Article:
My Wife Wants More Money and Won't Let Me See the Kids. What Do I Do?

My Wife Wants More Money and Won’t Let Me See the Kids. What Do I Do?

November 4, 2021

Co-parenting after a divorce is challenging enough without having to deal with an ex-spouse who is uncooperative or combative with regard to child custody issues. If you end up in a situation in which the other parent is withholding visitation or custody time to get back at you or to try to extort you for more money, it is important that you seek legal counsel to protect your rights.

Even if one parent has full physical custody of the child, you as the noncustodial parent still have a court-protected right to reasonable visitation. A parent who refuses to allow you to spend time with your child violates that right and the court order. Even if the child does not wish to visit you, you still have that right.

Here are a few steps you can take to resolve this type of child custody issue should it arise.

Attempt to communicate

The first step should always be to attempt to communicate with the other parent to resolve the dispute yourselves, without getting attorneys or the court involved. Stay calm and reasonable in these communications. You may be able to avoid the expense and drama associated with further court proceedings.

Seek court clarification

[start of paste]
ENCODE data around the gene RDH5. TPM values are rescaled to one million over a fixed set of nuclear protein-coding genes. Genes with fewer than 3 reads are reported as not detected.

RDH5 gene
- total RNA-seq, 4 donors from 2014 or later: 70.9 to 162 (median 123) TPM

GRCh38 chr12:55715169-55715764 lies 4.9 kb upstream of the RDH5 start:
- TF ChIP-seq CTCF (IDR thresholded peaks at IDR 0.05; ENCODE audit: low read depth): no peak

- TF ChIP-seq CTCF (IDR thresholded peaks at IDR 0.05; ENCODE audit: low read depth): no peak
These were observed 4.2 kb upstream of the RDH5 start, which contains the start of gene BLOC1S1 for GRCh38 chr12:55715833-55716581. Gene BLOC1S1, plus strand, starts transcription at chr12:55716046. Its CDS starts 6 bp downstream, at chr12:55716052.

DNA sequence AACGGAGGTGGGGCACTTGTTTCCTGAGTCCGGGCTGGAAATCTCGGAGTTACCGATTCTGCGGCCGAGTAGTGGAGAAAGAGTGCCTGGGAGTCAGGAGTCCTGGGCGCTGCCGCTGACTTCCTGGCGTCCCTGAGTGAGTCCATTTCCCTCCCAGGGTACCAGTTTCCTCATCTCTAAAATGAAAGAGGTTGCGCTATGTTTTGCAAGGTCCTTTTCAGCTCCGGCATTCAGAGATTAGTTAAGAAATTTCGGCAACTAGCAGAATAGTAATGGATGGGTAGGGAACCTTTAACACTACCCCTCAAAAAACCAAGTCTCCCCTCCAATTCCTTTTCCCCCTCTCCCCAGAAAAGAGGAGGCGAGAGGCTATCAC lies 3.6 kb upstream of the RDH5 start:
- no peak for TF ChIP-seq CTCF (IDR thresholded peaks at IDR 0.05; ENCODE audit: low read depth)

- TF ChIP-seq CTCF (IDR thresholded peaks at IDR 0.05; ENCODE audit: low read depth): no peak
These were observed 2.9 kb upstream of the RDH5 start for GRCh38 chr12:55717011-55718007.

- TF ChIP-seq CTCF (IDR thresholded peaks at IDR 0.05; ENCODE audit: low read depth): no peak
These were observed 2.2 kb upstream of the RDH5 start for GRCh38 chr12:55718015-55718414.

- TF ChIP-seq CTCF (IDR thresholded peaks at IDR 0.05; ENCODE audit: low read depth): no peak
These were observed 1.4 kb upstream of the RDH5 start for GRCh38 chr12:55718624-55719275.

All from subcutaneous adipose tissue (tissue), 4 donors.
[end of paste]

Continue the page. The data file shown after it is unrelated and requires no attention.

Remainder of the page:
If communication doesn’t work, there are several legal options for dealing with visitation issues, the first of which is asking the court to clarify or resolve any problematic issues in the custody or visitation arrangement. If either partner was misunderstanding the visitation schedule, this will give you some greater clarity.

This is probably the least confrontational method of going to court over visitation issues, so if there is reason to believe the disagreement is simply over a misunderstanding of the terms of the visitation arrangement, this is the best method to employ.

Request a visitation modification

Some visitation issues are caused by scheduling conflicts. Perhaps what once worked for your schedule no longer works, or perhaps the child’s extracurricular schedule makes the prior visitation schedule more complicated than it used to be.

You can request a formal modification of the visitation schedule in court to make these modifications legally binding and protect your visitation rights.

Seek court enforcement

If you’ve attempted the other steps and still have an ex-spouse who is unwilling to work with you to create a visitation arrangement that works for everyone, you can ask the court to enforce the visitation order. Visitation orders are legally binding, and court enforcement will compel the other parent to comply, or else face certain penalties. This is where you’re most likely to need legal assistance from an attorney, as this can be a combative process.

Penalties for violating these visitation orders can include being found in contempt of court, reimbursement of attorney’s fees, made-up visitation and even potential jail sentences.

For more information about working with a child custody attorney to iron out issues with visitation, contact an experienced lawyer at the Law Office of Rob Biggers with any questions you have about this legal process. We look forward to discussing your case.

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